Opposition to Abhinav Yatra shows ignorance of young Kashmiri Muslims

Rajni Shaleen Chopra
Rajni Shaleen ChopraJun 13, 2016 | 14:43

Opposition to Abhinav Yatra shows ignorance of young Kashmiri Muslims

The disconnect of the new generations of Kashmiri Muslims with the intellectual and scholarly magnificence of their motherland is tragic. This disconnect has been illustrated most poignantly in the recent vociferous opposition to Abhinav Sandesh Yatra in the Valley.

The opposition to the Abhinav Sandesh Yatra was politically driven, but it was rooted in ignorance.

Kashmiri Muslims are immensely proud of their Kashmiriyat. The absence of the Pandits in the Valley is regarded as a collective wound by Kashmiri Muslims. Across the towns and villages of Kashmir, Muslims have looked after many Pandit shrines. Admittedly, this has not been possible in all cases.

The Kheer Bhawani mela has become a symbol of communal harmony as local Muslims make all the arrangements.

Such is the value placed on Kashmiriyat, that even the Kashmiri resistance leadership has never opposed any traditional religious yatra, mela or festivity of the Kashmiri Pandits.

The Shri Amarnath Yatra, a great pilgrimage for all Hindus, is eagerly awaited in the Valley every year. Prayers and celebrations at the Kheer Bhawani Temple are another annual ritual.

Every year, thousands of Kashmiri Pandits arrive in the Valley to pray at the Kheer Bhawani Temple in Ganderbal district of Kashmir in mid-June. The mela has become a symbol of communal harmony as local Muslims make all the arrangements for the devotees including setting up of stalls for flowers and other offerings.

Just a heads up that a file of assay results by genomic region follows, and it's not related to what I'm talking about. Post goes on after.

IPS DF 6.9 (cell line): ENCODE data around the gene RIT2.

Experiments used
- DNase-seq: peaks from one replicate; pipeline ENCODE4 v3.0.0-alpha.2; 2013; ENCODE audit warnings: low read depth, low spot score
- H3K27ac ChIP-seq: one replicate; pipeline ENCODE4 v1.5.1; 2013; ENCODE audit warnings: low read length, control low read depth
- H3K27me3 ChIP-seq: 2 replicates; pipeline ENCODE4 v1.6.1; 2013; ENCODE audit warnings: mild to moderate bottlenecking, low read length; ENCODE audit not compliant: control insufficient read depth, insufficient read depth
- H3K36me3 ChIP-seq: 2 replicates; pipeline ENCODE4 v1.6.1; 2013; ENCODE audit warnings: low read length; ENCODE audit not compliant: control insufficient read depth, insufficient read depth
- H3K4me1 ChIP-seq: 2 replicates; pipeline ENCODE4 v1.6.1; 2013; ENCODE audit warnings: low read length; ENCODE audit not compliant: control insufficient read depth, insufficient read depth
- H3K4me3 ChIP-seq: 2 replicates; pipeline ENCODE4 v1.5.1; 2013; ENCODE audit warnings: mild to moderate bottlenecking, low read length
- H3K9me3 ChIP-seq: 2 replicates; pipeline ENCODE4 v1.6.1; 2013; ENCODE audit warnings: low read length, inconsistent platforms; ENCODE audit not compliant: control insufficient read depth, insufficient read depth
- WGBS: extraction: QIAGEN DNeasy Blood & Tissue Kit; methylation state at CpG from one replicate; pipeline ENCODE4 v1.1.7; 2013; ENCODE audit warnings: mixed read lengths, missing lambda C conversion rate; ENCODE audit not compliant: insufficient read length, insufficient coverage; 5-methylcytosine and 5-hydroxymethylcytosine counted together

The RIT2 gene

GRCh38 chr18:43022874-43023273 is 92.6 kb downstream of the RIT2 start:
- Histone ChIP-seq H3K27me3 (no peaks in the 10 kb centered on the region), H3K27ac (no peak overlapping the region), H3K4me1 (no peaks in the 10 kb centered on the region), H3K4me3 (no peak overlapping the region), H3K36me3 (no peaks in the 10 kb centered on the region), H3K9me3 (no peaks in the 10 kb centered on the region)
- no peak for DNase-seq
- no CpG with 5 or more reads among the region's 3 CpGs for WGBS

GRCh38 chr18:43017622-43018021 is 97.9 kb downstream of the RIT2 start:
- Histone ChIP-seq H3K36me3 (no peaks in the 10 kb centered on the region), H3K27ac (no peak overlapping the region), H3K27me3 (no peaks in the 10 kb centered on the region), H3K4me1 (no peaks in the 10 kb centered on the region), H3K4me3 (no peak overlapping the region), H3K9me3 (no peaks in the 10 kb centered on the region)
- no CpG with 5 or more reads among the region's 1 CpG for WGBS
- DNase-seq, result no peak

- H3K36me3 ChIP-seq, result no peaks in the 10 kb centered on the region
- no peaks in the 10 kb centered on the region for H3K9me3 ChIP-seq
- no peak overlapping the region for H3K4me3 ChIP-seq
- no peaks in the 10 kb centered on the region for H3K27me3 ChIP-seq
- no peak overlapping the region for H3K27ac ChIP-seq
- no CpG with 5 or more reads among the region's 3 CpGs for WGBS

Kashmiri Muslims and Pandits equally revere Lal Ded, the saint-mystic who was a Kashmiri Pandit. Her verses, in colloquial Kashmiri, are commonly quoted by all Kashmiris in conversation.

Then why the strident opposition to the Abhinav Sandesh Yatra?

This disconnect is the result of the Valley’s separation from its glorious historical and cultural legacy. Many Kashmiri Muslims are not aware of who Abhinavgupt was.

This was evident in the statement of National Front chairman Nayeem Khan over the Abhinav Sandesh Yatra.

Khan called the Abhinav Sandesh Yatra a new move of the RSS, and a cultural and religious aggression on Kashmiris. "This Abhinavgupt is unknown to every Kashmiri and has no religious importance," Khan said in a statement issued to the Kashmir media.

Scholars of Kashmir would be appalled at his statement. Kashmiri writers, poets, thinkers and others proudly proclaim that Kashmir has been a land of such intellectual and scholarly magnificence that it was called Sharda Peeth.